2. Contract work

The next option if not for full-time work is to look for contract work. In today’s completely remote workplace, this is no longer a fringe option but is the new normal for finding an IT job. Even companies that have laid off full-time employees may consider remote workers as a cost-effective option to augment their lean workforce.

There are many things to consider when looking for contract work, especially if it’s your first time. The biggest obstacle is the lack of a steady paycheck and having to work your way up from scratch. These are real questions that need to be considered when thinking about contract work. However, there is a huge upside to being a successful contractor.

The global context of services

A recent article on Toptal talks about the globalization of services and how the cost of services is hugely dependent on geographic location. For example, a developer in San Francisco would cost four times as much as a developer in Bulgaria simply because of the high cost of living in Silicon Valley. Depending on where you live, you should consider what kind of services you can offer, and what would be a competitive fee for those services.

If you live in a highly competitive region like New York, you’ll need to consider services that are more high-end and at the top of the food chain. It’s a great opportunity to upskill and take your career to new heights.

Freelance services

The most common type of IT work that gets contracted out is software development, website design, creative design, copy and content writing, finance and accounting, and project management. For a full list, just head over to Fiverr or UpWork and browse through the categories of work they cater to.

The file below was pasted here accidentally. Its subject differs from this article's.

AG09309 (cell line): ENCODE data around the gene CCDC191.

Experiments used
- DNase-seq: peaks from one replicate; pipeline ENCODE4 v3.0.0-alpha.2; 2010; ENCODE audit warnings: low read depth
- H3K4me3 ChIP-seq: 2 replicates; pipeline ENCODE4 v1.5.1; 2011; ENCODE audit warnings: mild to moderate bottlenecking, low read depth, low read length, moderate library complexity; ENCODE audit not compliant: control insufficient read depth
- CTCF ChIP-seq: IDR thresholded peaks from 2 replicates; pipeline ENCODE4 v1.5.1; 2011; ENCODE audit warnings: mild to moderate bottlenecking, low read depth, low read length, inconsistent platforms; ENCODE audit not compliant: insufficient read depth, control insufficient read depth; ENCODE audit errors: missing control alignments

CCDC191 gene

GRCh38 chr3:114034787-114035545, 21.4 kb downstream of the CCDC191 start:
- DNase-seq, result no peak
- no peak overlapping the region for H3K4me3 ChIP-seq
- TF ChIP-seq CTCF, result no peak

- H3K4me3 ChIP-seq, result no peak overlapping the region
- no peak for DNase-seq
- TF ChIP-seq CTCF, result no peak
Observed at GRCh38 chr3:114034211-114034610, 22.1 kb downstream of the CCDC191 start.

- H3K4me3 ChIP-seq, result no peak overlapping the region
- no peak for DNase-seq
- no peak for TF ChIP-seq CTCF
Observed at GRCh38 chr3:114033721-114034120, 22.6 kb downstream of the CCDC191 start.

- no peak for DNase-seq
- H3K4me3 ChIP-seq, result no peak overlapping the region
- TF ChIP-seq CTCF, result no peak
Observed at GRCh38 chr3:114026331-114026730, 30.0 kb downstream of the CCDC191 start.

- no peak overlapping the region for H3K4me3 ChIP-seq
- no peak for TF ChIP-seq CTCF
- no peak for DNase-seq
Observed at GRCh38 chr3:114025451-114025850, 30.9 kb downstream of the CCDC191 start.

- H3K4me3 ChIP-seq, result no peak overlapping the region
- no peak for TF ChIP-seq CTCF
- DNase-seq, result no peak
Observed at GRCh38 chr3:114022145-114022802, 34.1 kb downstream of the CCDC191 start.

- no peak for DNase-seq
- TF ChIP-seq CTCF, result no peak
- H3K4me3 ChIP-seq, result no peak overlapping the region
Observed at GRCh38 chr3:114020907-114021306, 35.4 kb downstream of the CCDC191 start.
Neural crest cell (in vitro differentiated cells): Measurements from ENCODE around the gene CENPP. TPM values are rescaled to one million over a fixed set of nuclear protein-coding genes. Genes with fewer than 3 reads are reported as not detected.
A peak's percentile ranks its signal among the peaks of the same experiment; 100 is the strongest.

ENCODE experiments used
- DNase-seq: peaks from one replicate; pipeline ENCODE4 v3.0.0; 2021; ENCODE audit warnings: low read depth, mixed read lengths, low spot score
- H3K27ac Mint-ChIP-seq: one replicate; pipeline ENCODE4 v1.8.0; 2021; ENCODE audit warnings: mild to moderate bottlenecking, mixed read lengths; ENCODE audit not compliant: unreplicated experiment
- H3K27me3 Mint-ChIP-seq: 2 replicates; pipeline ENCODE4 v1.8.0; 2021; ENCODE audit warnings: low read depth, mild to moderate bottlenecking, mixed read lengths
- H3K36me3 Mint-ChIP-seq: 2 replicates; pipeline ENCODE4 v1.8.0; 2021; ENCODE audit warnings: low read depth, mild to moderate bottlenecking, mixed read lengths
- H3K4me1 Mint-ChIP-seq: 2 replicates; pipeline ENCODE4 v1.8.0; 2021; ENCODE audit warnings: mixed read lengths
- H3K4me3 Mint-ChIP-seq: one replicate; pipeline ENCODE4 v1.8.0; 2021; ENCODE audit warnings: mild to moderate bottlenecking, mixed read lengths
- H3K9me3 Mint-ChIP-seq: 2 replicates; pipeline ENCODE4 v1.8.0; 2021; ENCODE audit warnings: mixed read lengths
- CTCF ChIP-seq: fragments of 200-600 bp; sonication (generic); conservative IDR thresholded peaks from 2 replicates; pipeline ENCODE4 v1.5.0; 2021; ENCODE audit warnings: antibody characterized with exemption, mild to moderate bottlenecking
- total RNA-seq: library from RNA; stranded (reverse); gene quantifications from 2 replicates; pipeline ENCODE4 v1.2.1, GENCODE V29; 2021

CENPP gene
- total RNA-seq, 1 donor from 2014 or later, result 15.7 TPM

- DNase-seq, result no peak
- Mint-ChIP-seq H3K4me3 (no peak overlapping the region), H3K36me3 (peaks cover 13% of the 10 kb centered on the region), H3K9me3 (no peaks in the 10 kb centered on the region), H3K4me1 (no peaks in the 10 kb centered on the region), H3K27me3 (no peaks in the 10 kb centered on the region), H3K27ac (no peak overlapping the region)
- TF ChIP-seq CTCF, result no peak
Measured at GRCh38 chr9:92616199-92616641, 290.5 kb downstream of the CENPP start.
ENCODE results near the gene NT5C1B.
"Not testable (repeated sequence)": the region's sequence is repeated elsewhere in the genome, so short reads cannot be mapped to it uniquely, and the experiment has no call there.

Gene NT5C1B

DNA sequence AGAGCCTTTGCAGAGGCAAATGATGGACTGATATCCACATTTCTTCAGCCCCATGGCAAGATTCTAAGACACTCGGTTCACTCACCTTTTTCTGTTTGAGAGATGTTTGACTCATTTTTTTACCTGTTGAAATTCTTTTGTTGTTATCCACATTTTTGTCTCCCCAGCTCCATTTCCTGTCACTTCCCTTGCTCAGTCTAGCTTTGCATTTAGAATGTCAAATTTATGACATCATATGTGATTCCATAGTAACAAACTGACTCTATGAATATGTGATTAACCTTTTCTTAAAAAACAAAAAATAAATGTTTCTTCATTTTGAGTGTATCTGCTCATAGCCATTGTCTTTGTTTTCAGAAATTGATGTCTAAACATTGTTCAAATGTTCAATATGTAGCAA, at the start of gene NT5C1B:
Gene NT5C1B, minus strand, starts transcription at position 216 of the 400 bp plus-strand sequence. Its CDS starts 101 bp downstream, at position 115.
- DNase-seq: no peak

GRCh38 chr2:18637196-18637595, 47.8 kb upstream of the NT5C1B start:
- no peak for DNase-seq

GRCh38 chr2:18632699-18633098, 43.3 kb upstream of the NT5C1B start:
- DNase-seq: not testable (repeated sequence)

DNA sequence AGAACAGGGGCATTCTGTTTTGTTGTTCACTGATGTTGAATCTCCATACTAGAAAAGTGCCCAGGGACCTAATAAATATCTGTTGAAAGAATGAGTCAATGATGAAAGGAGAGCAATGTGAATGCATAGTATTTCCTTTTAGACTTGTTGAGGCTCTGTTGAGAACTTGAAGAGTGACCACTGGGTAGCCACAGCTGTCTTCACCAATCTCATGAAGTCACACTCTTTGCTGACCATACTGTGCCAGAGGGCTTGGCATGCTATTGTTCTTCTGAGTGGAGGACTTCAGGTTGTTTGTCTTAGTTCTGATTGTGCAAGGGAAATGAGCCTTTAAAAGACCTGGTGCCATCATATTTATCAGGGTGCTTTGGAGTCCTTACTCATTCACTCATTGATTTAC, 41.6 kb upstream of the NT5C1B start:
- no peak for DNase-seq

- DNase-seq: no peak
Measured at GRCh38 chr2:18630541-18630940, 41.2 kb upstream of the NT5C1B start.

When looking for contract work, you may have to be flexible in the kind of work that you’re open to. You may even have to make a complete change of industries and do something that has always been your passion though it’s not in line with your past work experience.

Learning online

When it comes time to make a pivot in your career, you’ll need to learn new skills to gain expertise in the new area and prove to clients that you’re capable of doing the job they need to be done. Fortunately, there’s a wealth of information available online for free or for cheap if you want to upskill.

There are numerous websites like FreeCodeCamp that teach coding for free, and options like Udemy that have paid courses for really cheap, or even a monthly unlimited subscription such as Lynda or Treehouse. Whichever your option, keep your goal in mind, and have a path to go from “grossly incompetent” to “reasonably good” in 20 hours as you can see in this “How to Learn Anything Fast” video below. You can always build expertise in the long run.

[tg_youtube video_id=”EtJy69cEOtQ”]

Finding contract work

Once you’ve matched your skills with interesting sectors and companies out there, it’s time to reach out. The first step is to create a profile on top freelance websites like, UpWork, Fiverr, Toptal, and more. Check out other peoples’ profiles and model them to build out your perfect profile.

Apart from these job boards, you’ll need to employ the aggressive outreach method mentioned earlier, especially because so many other people have suffered a COVID-19 layoff. Here, the same methods as hunting for a full-time position apply — cold calling and cold emailing. Numerous tools specialize in prospecting and sales outreach and you’ll need to graduate to them at a later point, but these should be more than enough for a start.

Rebounding from a COVID-19 layoff

I’ve worked as a full-time employee in the past, and today, I run a thriving business as a contractor. I was pushed to start contracting after being laid off from my last company. It’s desperate times like this that bring out the best in us – the stuff we didn’t know was inside, even after suffering a layoff because of COVID-19. If you ask which of the above options I’d recommend for finding an IT job — contract work all the way. It’s the way of the future, and all it takes is to step out of your comfort zone to get started.

Featured image: Pixabay